On Sabbatical

By Emily Drinkwater’14

Nearly 50 percent of Hamilton’s juniors study abroad each year, but they aren’t the only members of the community leaving the Hill for a semester. Many professors take their own “semester abroad” for travel or research, also known as a sabbatical. Last year 35 Hamilton professors left their classrooms to pursue their interests elsewhere – whether remaining in Clinton, leading the New York or Washington, D.C. programs, or studying internationally. Professors’ options for sabbatical are limitless, especially considering that they don’t have the added stress about transferring credits as the juniors do! Professors Vasantkumar, Rivera, and McEnroe all went on sabbatical last year, and were kind enough to recount some of their anecdotes about their experiences away from the Hill.

Christopher Vasantkumar

For the fall of 2010, Christopher Vasantkumar, Luce Junior Professor of Asian Studies and Anthropology, chose to spend his sabbatical in Maynooth, Ireland; Lisbon, Portugal; New Orleans, Lousiana; and, lastly, Clinton, New York. While in retrospect he wishes that he could have taken the whole year off to do research, it is obvious based on his accomplishments that he packed a lot into four months. In Ireland, Professor Vasantkumar presented papers on the experience of dislocation of Tibetan migrants on both sides of the Himalayas. In Lisbon, he showed his work comparing the history of tourism of the American Southwest with recent trends in Chinese domestic travel to Tibetan areas of the PRC. His favorite thing in Lisbon, he explained, was eating grilled squid and fried potatoes with a cold beer in the Alfama.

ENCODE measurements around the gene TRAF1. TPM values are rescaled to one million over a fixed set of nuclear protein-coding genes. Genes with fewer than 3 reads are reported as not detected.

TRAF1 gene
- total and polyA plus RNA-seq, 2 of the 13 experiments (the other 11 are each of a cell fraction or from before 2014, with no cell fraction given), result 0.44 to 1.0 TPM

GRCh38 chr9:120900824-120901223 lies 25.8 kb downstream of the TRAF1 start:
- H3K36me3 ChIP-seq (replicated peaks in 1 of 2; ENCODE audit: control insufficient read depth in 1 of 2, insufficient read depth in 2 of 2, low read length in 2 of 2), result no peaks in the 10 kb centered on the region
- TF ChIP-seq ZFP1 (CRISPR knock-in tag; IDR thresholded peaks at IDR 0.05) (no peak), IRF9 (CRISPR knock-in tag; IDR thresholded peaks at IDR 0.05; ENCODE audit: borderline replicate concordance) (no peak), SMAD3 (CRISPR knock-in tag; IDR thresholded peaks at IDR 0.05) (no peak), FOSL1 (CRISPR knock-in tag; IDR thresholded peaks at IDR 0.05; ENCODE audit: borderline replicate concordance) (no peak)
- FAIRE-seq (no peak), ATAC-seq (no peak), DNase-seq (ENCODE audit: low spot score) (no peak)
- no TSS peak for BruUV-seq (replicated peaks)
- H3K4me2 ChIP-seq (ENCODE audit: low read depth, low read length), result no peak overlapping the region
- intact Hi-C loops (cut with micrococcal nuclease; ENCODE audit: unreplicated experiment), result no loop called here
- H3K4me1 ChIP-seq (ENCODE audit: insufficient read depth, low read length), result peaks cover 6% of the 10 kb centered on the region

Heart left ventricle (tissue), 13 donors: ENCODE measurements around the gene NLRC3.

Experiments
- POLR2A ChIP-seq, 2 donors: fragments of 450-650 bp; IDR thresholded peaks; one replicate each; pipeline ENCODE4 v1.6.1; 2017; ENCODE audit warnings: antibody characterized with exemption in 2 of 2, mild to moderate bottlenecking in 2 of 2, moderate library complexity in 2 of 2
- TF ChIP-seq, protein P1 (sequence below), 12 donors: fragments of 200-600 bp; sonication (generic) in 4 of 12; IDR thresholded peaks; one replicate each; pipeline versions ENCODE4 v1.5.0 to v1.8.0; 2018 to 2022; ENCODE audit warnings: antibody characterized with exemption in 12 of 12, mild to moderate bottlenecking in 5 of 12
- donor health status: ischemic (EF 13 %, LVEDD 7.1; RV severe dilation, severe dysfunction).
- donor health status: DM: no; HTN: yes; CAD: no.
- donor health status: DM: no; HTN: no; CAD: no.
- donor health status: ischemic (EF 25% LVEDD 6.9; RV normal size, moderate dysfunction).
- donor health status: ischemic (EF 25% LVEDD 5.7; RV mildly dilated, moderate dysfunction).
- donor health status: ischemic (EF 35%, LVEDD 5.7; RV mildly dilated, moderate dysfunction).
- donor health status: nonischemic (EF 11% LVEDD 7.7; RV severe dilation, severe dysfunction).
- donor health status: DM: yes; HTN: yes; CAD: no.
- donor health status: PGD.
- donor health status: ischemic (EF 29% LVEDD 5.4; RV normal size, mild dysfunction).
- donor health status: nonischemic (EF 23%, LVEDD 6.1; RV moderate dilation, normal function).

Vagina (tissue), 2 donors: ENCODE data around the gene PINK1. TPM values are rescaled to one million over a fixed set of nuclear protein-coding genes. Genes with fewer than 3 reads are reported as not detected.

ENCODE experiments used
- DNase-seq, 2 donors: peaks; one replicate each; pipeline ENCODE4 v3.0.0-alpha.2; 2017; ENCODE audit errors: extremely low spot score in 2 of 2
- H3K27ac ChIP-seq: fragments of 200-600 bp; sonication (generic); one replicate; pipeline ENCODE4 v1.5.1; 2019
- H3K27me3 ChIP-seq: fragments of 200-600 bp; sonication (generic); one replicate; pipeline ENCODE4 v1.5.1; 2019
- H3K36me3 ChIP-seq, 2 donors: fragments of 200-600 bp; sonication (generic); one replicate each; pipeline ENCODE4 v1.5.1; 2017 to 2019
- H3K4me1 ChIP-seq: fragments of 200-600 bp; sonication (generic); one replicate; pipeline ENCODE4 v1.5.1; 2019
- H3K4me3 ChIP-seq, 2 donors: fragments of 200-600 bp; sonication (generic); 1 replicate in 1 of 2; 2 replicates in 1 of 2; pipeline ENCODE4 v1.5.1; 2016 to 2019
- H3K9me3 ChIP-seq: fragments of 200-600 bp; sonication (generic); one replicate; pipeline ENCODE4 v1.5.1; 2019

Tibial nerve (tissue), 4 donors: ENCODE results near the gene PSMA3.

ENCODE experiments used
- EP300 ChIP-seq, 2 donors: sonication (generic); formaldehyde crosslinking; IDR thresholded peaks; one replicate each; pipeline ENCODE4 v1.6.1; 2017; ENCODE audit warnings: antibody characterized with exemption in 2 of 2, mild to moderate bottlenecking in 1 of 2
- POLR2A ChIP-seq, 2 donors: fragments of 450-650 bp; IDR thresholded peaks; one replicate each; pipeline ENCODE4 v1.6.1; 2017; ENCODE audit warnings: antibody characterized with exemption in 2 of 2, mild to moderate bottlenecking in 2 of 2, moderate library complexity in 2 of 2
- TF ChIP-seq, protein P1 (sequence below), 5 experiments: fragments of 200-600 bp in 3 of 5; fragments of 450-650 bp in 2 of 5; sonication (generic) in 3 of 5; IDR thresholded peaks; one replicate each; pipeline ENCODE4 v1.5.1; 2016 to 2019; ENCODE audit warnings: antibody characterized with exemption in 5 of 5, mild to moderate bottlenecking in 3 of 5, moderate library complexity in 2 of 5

During the domestic leg of his journey, Professor Vasantkumar presented more papers on a new interpretation of Georg Simmel’s The Philosophy of Money and, lastly, in Clinton, Professor Vasantkumar had ample time for reflecting and reading. “Catching up on recent developments in the field really helped me to rethink several articles I'd been working on for a while,” he explained.
Prior to setting off to Europe, Professor Vasantkumar expressed that he hoped to teach himself the literature on STS (science, technology, and society) studies, a field of work that has been very significant in anthropology in the past ten years. In doing so, he actually designed the syllabus for a class on STS (Anthropology 319, “The Anthropology of the Incredible”), a class he taught last spring. His most significant achievement, though, along with much progress in completing literary works in his field, was getting a paper accepted in The Journal of Asian Studies, the top Asian Studies journal in the country. 

Sharon Rivera